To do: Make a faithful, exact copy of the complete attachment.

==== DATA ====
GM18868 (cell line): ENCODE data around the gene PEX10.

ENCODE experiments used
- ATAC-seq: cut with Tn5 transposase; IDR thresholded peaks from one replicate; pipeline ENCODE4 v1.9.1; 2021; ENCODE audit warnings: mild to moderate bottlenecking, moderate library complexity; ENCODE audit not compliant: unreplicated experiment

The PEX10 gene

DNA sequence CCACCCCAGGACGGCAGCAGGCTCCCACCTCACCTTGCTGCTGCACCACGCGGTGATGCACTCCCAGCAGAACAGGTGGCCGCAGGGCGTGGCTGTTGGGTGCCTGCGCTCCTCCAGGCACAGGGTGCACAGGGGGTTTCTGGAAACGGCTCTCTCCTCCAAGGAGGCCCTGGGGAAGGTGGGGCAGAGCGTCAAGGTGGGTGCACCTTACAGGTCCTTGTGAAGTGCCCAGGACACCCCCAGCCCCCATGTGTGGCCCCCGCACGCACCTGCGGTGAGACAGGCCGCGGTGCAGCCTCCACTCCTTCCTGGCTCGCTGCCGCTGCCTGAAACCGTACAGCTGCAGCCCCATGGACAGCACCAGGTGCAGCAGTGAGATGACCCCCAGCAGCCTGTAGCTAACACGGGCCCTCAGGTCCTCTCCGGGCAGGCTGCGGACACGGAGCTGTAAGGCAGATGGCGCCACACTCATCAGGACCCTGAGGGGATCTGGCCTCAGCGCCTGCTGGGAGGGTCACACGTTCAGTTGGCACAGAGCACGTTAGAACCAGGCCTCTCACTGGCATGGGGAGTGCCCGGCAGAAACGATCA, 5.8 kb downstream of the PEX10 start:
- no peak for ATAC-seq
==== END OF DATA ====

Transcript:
GM18868 (cell line): ENCODE data around the gene PEX10.

ENCODE experiments used
- ATAC-seq: cut with Tn5 transposase; IDR thresholded peaks from one replicate; pipeline ENCODE4 v1.9.1; 2021; ENCODE audit warnings: mild to moderate bottlenecking, moderate library complexity; ENCODE audit not compliant: unreplicated experiment

The PEX10 gene

DNA sequence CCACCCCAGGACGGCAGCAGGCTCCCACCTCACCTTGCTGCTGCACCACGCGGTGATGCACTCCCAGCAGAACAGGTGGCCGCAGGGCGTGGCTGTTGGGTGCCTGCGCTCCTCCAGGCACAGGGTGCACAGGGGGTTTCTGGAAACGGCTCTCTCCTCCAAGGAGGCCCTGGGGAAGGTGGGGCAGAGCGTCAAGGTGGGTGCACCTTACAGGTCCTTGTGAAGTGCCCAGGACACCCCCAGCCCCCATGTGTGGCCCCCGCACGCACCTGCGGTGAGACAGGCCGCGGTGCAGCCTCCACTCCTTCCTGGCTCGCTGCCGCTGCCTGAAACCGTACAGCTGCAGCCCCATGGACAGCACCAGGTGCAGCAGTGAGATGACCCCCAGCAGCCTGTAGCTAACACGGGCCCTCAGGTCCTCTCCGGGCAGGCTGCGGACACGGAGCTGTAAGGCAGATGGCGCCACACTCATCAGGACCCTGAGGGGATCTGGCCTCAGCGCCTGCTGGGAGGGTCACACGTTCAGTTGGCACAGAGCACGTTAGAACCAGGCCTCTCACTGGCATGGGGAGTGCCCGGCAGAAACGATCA, 5.8 kb downstream of the PEX10 start:
- no peak for ATAC-seq